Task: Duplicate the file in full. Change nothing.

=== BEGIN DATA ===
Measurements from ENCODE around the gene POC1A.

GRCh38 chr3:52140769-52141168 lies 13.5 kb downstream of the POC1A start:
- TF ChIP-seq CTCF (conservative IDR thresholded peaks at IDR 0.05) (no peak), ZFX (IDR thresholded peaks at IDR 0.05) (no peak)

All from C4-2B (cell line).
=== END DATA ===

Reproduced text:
Measurements from ENCODE around the gene POC1A.

GRCh38 chr3:52140769-52141168 lies 13.5 kb downstream of the POC1A start:
- TF ChIP-seq CTCF (conservative IDR thresholded peaks at IDR 0.05) (no peak), ZFX (IDR thresholded peaks at IDR 0.05) (no peak)

All from C4-2B (cell line).